To be or not to be? Communities that applied for Obama’s Promise Neighborhood grants in the past have asked this question. They wanted their communities to be more conducive to learning in order to help their students achieve in their … Continue reading
No Child Left Behind has been so widely publicized for so many years, and yet I never really understood it. Reading Chapter 6 of Diane Ravitch’s The Death And Life Of The Great American School System; How Testing And Choices Are Undermining Education I was fascinated by the idea that NCLB was brought about with the intent of helping students and holding schools accountable for their success, and yet the policies seemed so ridiculous. All of our schools are charged with this Sisyphean task, and are punished for being unable to fulfill their roles, while also being given little support from the government. Our schools are supposed to have reached 100% proficiency in only a year, and the chances of this happening are slim.
So then, is it a failure of our schools, for not doing what they were supposed to? Or is it a failure of our government, for setting unreachable goals?
As I was watching the documentary “Waiting for Superman” I felt something was wrong. There were many statements in that documentary that seemed to conflict with other readings from our class. I also noticed some suspect use of statistics and … Continue reading
Just recently, access to the morning after pill, or more formally known as “Plan B”, by high school students of all ages became readily available in several high schools across the country. “Last month, the Obama administration seemingly changed the … Continue reading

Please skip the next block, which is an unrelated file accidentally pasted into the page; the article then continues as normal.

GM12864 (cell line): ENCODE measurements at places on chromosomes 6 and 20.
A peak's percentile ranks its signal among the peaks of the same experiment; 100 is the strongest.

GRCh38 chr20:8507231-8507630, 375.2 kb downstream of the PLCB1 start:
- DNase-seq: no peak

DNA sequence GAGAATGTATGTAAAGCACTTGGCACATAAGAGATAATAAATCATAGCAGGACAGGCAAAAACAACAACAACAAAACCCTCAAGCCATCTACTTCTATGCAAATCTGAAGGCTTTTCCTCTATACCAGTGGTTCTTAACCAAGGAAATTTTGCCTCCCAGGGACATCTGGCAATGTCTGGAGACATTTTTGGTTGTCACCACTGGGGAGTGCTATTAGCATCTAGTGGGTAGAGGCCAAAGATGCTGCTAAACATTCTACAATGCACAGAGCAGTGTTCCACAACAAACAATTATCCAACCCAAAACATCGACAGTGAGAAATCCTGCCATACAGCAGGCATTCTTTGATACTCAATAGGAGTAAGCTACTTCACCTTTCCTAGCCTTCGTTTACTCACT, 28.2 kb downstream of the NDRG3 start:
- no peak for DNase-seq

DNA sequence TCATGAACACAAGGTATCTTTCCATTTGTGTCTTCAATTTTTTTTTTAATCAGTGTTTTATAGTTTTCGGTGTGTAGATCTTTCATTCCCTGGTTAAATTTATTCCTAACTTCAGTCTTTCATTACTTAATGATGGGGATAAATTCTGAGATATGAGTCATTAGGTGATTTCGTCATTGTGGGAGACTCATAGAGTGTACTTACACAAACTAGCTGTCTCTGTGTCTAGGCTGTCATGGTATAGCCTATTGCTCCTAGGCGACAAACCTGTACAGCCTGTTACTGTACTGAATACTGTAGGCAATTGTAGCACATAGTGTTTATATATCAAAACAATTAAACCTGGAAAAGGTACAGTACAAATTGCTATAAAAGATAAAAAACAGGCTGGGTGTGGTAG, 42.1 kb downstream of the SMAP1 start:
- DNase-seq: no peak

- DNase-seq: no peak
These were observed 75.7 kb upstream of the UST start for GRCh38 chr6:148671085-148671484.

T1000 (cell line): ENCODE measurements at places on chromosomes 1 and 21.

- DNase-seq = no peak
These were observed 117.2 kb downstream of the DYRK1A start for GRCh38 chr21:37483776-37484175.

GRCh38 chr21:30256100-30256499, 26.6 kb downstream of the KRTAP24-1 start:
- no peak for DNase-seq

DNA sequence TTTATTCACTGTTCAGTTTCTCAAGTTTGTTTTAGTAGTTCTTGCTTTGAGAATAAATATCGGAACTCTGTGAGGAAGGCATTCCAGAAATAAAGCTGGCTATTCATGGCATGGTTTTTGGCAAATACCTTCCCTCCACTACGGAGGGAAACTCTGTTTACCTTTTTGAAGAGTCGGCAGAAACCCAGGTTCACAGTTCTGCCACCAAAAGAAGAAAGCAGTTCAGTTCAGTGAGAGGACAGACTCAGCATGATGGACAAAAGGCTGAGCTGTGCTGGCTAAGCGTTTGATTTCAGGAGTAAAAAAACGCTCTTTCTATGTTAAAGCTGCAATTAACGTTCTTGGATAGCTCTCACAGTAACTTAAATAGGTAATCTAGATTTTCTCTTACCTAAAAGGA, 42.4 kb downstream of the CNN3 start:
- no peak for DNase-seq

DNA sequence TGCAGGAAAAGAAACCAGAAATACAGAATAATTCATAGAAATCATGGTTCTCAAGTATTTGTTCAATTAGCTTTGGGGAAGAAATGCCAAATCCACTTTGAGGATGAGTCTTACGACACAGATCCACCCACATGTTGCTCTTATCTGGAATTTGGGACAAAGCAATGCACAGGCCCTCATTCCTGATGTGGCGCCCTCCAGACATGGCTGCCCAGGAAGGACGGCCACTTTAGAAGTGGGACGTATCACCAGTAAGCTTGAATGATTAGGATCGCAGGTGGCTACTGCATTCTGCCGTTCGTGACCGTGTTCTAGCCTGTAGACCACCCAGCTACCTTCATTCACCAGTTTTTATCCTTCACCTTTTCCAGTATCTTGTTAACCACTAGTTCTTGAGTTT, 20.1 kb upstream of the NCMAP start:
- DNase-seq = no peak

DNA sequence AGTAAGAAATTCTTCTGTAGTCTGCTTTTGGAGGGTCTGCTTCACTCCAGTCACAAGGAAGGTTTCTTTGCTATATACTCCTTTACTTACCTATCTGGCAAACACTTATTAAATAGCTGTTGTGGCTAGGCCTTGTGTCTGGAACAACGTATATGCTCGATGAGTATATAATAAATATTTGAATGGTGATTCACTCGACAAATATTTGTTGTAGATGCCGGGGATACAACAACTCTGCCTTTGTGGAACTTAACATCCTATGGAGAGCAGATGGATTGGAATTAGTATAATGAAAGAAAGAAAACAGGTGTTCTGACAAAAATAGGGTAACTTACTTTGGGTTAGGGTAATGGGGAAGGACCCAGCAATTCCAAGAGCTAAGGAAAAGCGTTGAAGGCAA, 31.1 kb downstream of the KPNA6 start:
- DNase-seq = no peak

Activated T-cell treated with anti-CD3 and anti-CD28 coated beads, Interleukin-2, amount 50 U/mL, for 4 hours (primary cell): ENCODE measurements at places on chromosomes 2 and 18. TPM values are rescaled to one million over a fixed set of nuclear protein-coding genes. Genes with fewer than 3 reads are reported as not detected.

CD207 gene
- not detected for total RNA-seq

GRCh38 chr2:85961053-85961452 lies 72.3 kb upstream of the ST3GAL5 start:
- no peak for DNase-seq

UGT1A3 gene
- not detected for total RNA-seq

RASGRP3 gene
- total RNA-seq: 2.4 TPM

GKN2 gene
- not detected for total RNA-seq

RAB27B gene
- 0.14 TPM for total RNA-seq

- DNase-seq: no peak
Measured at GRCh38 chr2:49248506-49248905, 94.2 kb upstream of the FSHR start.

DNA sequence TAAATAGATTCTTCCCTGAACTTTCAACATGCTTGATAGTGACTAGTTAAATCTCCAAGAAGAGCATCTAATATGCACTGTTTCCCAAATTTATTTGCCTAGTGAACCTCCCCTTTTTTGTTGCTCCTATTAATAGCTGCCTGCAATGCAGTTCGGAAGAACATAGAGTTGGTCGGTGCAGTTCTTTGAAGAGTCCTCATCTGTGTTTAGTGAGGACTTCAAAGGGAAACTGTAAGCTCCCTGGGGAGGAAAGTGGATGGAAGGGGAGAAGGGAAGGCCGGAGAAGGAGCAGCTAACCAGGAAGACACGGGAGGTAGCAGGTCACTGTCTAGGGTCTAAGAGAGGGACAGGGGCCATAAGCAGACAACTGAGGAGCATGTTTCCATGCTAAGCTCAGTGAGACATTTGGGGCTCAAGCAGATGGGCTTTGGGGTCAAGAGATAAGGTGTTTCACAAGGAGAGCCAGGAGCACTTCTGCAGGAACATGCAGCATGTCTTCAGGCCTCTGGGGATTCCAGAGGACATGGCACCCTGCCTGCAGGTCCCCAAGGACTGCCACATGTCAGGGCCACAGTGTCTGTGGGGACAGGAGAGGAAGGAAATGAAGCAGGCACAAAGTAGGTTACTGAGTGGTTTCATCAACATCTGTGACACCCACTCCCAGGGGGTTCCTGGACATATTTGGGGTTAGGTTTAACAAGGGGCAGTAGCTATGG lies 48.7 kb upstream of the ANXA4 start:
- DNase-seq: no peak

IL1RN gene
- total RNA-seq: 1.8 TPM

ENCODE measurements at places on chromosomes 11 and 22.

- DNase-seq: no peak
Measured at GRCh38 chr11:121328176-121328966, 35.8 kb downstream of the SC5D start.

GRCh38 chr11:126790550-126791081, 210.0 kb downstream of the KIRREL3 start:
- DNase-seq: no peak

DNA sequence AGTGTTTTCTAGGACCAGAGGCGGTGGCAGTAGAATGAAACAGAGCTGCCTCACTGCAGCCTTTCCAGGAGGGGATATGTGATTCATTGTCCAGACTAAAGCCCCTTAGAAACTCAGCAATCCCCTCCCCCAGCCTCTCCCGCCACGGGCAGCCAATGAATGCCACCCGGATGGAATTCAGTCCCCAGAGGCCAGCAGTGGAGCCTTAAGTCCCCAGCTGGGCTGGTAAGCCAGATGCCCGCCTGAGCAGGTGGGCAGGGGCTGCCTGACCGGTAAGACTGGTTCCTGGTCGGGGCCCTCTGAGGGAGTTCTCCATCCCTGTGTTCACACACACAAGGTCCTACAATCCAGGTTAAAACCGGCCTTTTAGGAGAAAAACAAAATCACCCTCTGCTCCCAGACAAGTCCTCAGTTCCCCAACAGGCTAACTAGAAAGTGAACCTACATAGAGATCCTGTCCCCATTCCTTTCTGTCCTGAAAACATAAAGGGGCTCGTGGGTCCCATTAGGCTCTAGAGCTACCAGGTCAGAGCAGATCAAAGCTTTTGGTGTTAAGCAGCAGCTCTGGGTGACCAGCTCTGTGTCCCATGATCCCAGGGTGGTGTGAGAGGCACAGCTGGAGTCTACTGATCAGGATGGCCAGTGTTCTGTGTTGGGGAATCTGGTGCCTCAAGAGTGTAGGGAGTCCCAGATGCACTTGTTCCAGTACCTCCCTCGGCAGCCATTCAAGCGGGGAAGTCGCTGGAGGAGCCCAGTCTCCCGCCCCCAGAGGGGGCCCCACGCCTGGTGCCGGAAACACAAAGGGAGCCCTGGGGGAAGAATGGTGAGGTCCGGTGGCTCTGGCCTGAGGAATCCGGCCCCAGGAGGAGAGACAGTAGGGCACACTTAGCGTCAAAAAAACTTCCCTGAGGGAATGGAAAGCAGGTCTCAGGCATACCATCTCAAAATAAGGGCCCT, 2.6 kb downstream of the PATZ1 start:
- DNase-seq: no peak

Recently as I was browsing through my news feed page on Facebook I noticed a link to a video that caught my attention (be aware that the video does have a few choice words). One of my first thoughts while watching … Continue reading
After watching the short online “Teen DREAM Art Documentary”, I became further at a loss for why we continue to punish well-achieving students and take away their dreams of a higher education. This film touches upon the barriers that many … Continue reading
There is a lot of tension hovering over education in regards with Charter schools. They are privately owned, publicly funded schools that require an application to be filled in order to attend the school. If the school receives an abundance … Continue reading
At what point are we going to realize that the one-size fits all approach does not work? Students should get the option of what school they best fit into. Should it be a situation where schools are inherently better than other schools? I think not, however, there should be schools that focus on math and science, and others that focus on visual and musical arts. Some students want to be scientists, whereas others want to be artists. There should not be a problem here.
I think about this and I recall a TED talk by Sir Ken Robinson. He speaks of a young lady who couldn’t sit still in class, (whom at this day of age would have been diagnosed with ADHD), and instead of determining that she was not a good student, she was taken to a school that fit her needs. Instead of trying to fit her into a mold that she does not fit into, she went to dance school. She thrived, grew and now she has been incredibly successful.
With standardized testing, we are trying to mine our youth for only one thing. Measurable results. We punish our teachers and schools if students cannot meet the expectations that are set by a testing board that seem to think that one size does fit all. Students are being stripped of their ability to think divergently and creatively so they can color in bubble ‘a’.